COLD weather coming, possibly below 0 temps and highs only in the teens, and once again we wrestle with economy vs comfort. One of the quirks in this old house is the two furnaces. The old section of the house (almost 100 years old) has a hot water boiler furnace with radiators, while the addition (about 25 years old) is heated with a forced air furnace, which was just replaced two years ago. The thermostat for the new furnace is in the family room and the thermostat for the old furnace is only about 12 feet away in the dining room.
Until the weather gets really cold, we primarily use the forced air furnace for heat since it is more economical to run, and because we spend most of our time in the family room/kitchen. The adjacent dining room stays comfortable, while the living room is cooler. Upstairs the bedroom (with a radiator) stays cool, which is fine, but the bathroom is a bit chilly. When the weather get COLD, we use the boiler furnace a bit more, but when the boiler warms up, the forced air furnace cuts back. Because the patio door gets opened a lot as dogs come and go, the family room starts to feel a bit chilly, and the radiator in the bedroom makes that room too warm. I do like my radiators, and the old boiler has certainly been reliable for many years, but it is not easy to keep the old house comfortable!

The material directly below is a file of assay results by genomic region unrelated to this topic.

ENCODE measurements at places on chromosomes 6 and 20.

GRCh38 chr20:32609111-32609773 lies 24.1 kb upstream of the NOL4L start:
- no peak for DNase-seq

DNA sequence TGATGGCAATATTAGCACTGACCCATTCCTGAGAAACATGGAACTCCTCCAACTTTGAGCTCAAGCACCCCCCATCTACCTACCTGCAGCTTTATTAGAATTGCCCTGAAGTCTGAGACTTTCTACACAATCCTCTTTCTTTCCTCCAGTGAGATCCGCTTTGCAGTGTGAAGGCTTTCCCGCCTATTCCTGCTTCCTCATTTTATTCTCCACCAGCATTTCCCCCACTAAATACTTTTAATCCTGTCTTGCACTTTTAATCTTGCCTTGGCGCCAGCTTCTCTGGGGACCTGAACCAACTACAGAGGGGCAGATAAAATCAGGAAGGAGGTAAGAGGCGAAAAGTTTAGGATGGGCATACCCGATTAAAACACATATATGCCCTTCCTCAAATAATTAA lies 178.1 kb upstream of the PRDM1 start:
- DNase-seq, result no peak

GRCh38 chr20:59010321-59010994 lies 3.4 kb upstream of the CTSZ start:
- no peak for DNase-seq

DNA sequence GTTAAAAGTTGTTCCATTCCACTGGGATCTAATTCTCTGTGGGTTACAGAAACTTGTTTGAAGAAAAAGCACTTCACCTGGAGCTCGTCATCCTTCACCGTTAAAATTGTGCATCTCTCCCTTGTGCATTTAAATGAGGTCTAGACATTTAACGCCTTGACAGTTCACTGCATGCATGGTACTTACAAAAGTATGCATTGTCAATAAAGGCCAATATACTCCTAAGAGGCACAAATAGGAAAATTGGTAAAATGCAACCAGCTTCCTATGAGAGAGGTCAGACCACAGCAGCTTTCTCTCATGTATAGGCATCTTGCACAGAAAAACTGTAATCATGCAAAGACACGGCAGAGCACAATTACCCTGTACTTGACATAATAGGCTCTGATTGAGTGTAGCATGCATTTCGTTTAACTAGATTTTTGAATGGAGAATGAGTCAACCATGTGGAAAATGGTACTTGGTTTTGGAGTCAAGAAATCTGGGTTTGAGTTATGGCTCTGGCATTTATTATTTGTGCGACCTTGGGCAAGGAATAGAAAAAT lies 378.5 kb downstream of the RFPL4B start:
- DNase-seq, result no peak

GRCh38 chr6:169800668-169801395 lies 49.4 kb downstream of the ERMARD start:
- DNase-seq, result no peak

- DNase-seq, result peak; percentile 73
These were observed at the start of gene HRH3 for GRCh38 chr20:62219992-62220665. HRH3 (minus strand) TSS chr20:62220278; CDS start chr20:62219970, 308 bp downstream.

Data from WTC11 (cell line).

Lots of possible solutions, but all cost money The new furnace was great investment, and I probably should have gotten a new thermostat for the old one, but that cost money. Replacing the old boiler and radiators would have been great, but that was money I certainly didn't have. Having the old section re-insulated would also be a good investment - of money I don't have. With the increase in my property taxes, I'll be lucky if I can afford to stay here at all, so we'll spend another winter adjusting the thermostats, enduring the drafts, using lots of blankets on the bed and a small heater to warm up the bathroom in the morning. and wearing lots of sweatshirts. But I will have a radiator to warm up my jacket and dry my mittens, and THAT is nice.